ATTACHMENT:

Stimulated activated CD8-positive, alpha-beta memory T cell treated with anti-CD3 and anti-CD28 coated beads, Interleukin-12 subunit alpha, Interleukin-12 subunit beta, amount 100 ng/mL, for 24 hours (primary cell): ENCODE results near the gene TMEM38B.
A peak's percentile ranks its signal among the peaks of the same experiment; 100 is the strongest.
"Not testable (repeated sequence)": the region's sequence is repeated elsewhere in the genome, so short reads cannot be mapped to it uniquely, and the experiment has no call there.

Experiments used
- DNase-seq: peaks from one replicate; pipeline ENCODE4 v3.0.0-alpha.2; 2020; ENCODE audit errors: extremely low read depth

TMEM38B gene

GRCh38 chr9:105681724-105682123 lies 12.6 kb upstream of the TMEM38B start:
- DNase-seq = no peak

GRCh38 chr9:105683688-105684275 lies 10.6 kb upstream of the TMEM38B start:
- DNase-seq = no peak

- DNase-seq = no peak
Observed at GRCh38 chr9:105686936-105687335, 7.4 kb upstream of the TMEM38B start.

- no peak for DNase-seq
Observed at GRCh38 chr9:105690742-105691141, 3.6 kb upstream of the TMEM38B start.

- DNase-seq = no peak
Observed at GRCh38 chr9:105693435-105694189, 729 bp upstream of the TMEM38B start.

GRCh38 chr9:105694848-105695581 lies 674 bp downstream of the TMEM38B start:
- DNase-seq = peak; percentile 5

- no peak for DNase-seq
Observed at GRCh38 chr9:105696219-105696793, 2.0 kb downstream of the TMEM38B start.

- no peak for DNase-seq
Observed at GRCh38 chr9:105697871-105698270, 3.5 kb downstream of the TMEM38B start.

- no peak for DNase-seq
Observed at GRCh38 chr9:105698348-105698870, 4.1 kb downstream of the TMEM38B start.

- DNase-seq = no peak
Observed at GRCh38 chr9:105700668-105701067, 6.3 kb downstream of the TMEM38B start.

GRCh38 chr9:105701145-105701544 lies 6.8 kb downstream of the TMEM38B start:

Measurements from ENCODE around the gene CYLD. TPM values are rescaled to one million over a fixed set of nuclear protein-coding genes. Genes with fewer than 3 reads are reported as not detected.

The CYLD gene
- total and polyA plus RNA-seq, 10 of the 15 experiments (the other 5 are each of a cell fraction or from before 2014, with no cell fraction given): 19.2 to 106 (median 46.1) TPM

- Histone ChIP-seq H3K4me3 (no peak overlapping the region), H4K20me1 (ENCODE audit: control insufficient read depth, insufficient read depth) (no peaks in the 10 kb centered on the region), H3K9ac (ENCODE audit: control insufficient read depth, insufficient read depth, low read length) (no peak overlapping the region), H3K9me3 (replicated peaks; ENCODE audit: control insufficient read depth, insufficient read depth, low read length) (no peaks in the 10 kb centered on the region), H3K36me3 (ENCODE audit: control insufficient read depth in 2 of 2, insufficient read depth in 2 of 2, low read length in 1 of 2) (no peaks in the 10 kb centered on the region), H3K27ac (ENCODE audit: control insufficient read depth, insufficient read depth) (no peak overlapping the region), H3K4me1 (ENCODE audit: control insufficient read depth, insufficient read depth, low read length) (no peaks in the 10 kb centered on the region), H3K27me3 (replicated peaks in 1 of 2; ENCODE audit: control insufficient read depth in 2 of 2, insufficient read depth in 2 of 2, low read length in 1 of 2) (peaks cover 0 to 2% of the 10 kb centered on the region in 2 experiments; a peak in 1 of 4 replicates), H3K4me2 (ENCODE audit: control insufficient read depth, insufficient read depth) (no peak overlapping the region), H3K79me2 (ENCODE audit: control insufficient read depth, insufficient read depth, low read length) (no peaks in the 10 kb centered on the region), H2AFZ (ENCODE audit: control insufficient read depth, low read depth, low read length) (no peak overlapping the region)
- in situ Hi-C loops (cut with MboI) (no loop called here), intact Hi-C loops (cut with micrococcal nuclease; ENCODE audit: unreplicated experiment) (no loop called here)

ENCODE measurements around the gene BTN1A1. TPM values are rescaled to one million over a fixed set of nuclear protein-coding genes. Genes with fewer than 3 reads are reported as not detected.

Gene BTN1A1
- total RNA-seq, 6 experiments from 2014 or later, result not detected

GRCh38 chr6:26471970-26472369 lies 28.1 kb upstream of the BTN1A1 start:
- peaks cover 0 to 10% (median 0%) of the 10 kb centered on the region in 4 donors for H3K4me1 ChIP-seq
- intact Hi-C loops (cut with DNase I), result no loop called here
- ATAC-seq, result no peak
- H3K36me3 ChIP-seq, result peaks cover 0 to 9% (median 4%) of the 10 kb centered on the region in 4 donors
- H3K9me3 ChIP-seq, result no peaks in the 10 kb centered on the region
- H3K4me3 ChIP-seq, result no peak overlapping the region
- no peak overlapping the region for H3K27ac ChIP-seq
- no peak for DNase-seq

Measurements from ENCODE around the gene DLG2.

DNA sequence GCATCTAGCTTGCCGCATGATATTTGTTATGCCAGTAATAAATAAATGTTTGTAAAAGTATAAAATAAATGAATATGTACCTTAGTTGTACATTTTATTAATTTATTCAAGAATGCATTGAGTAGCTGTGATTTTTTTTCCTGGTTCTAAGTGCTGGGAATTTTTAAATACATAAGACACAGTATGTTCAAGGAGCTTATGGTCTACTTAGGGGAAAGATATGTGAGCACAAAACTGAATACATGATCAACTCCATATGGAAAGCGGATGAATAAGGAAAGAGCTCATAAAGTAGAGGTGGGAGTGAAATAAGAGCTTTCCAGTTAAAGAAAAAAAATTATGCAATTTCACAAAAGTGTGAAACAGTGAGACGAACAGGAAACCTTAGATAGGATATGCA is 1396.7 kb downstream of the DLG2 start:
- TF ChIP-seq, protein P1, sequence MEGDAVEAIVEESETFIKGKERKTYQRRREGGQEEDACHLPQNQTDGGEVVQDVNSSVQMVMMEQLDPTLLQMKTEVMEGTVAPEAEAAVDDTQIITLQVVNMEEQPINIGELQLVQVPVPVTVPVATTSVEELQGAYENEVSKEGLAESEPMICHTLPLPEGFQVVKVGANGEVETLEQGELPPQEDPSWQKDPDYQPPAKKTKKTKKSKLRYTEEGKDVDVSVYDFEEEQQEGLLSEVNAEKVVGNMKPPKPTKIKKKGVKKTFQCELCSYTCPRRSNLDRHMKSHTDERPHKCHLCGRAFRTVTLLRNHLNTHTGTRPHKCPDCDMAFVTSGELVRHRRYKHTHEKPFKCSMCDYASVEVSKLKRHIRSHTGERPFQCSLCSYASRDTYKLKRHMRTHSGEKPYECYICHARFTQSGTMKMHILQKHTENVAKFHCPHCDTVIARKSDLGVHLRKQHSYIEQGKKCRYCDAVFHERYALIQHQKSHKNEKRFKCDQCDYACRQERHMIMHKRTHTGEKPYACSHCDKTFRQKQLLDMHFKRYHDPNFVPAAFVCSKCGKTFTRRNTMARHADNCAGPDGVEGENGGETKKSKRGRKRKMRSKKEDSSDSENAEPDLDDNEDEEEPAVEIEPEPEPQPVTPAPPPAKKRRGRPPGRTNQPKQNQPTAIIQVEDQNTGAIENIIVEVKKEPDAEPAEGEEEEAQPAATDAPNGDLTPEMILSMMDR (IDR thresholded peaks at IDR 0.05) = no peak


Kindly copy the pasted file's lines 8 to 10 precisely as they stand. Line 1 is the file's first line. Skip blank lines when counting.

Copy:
- DNase-seq = no peak

GRCh38 chr9:105683688-105684275 lies 10.6 kb upstream of the TMEM38B start:
- DNase-seq = no peak